Building bridges

Last night, I drove my son James to the airport.  He’d been with us for two weeks and his girlfriend, Romy, was with us for the first of those.  It had been their first visit to Luis and me, their first visit to Portugal, so was untrodden ground.  They both graduated this year and, for them, it was a chance to chill out and for us it was….well…maybe I’d better go back a bit.

I got divorced when James was pre-school, so me as a father is a rather hypothetical concept as he had soon a step-dad, Chris, who, incidentally, I have always had a lot of time for.  My role became more like an uncle and, as my job took me to far places then to the continent, I have never been as close to my children as I should have been; send cards, send presents, a bit of cash when needed, you know the sort of stuff.  In the case of James, this distance was partly me because he was not told I was gay until he was mid-teens, so I always felt rather sensitive to the fact that Dad’s ‘friends’ were rather more than that.  OK, regrets are the past crippling us in the present so time to put things right.

Now I look back on his jorney to adulthood, we never really had much of a chance to talk about things that mattered; it was all more matter-of-fact, he more interested in chilling with his friends and I more interested in the drink in my hand.  Such is the way of things in most families, I suspect, now that the evening family dining ritual has faded into memory.  Well, here, we had a chance to try to build a bridge over twenty years and the setting was food.  Good food.  James turns out to be the new Jamie Oliver, only better spoken.  Over numerous meals and too many bottles of vinho, I rediscovered my son and found that blood really is thicker than water.  How nice to be able to say that you are proud of the way your children have turned out, not that I claim anything more than genetics.

What impressed me about James and Romy was how ‘together’ they were.  Not just as a couple, but in their understanding of a world that is a bit alien to me, as an old fart.  They have the optimism of the young and the years to make it all happen.  Never mind that they are new graduates, and life is tough these days.  They understand their world, are comfortable with it, and will mould it the way they want.  They can change things and they will. because the future is theirs.  They have enthusiasm and the years to do it and I’m happy for them.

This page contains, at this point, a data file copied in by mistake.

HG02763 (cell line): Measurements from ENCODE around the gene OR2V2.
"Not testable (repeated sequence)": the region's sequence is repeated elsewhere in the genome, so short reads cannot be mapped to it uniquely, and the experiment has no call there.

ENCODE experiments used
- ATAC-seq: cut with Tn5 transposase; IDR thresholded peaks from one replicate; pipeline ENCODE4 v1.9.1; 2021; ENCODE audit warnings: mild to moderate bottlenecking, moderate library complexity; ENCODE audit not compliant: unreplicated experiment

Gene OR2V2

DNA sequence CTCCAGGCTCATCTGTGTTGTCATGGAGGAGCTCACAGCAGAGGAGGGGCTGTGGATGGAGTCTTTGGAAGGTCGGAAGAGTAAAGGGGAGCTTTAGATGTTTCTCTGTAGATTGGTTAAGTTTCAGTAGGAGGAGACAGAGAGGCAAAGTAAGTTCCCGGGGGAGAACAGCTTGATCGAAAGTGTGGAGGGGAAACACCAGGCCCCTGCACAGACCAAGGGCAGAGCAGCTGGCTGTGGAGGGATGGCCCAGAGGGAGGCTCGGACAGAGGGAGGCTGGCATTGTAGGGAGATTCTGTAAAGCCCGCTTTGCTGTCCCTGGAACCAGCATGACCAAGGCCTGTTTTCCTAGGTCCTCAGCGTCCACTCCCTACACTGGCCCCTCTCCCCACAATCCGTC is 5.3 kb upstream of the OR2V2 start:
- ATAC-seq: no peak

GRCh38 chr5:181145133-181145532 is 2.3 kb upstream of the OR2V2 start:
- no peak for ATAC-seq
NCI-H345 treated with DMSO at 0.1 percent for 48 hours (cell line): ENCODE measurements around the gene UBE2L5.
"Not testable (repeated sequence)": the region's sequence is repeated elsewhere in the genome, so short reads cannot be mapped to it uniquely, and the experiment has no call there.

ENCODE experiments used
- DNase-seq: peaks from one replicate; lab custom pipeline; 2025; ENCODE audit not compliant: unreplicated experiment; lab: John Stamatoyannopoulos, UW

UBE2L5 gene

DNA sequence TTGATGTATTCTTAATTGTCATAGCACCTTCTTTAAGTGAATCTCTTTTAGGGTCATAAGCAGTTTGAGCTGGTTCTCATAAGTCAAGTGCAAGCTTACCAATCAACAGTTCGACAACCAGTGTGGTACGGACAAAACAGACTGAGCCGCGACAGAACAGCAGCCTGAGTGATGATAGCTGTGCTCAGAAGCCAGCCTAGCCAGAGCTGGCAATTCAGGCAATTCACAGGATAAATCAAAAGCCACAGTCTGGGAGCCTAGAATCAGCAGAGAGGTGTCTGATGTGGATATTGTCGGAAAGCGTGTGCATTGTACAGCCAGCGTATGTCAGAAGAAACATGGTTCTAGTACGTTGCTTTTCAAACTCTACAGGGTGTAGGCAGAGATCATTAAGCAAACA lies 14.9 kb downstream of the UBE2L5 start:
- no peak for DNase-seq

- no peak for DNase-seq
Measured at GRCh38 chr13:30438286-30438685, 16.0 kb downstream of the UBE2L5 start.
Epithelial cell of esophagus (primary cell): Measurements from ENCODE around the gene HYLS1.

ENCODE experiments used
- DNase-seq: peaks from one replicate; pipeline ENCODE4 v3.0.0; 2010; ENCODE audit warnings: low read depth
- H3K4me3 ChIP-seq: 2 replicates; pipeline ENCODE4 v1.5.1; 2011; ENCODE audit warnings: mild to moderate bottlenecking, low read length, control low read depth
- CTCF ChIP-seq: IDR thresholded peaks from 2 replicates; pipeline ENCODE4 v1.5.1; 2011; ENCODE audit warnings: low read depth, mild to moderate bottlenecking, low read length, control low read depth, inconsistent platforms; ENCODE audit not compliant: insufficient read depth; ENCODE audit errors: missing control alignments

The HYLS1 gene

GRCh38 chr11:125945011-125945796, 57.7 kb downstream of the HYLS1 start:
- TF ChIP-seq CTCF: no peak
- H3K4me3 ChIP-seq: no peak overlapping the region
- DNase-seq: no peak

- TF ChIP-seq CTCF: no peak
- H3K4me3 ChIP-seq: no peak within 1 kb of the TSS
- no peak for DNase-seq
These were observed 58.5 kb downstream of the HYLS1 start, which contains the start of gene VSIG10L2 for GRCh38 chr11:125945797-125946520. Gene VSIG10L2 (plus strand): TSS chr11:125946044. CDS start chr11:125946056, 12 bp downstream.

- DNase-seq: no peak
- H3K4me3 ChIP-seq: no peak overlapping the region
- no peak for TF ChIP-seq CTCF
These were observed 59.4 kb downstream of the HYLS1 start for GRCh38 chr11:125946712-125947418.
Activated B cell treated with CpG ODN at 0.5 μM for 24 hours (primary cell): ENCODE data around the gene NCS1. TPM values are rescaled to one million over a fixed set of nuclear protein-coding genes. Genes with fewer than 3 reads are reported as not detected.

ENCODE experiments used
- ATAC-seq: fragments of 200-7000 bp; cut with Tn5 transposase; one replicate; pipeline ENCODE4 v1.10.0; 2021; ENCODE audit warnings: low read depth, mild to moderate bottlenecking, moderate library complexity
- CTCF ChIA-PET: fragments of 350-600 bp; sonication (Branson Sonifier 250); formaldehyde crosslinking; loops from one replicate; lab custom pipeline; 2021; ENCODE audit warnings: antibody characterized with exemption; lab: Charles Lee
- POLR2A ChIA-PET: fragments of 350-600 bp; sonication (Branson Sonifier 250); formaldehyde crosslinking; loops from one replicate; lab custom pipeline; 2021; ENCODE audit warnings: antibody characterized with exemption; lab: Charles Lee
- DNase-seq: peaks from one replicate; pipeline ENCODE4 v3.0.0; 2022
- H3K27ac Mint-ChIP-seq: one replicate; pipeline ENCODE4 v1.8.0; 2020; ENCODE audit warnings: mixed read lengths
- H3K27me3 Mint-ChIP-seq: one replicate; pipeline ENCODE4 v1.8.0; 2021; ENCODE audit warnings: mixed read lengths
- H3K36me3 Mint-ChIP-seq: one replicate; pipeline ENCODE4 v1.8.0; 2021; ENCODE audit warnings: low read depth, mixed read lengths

I’m happy for me as well, because every parent is content once their children are off on their own, knowing what they want and doing it together.  I feel I’ve regained part of myself that I thought I’d lost.

I should have taken twenty years writing this, not ten minutes, but I write it with a smile on my face; a smile that I hadn’t expected and one that will probably stay pasted to my soul.

Come back soon!

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2 Responses to Building bridges

  1. Naomi says:

    Lovely post, Roger.

    • rogerjhardy says:

      Thanks! Sometimes the best diary entries are the quickest, from the heart. Now, I just wish I could get motivated to finish the rewrite….. xx R

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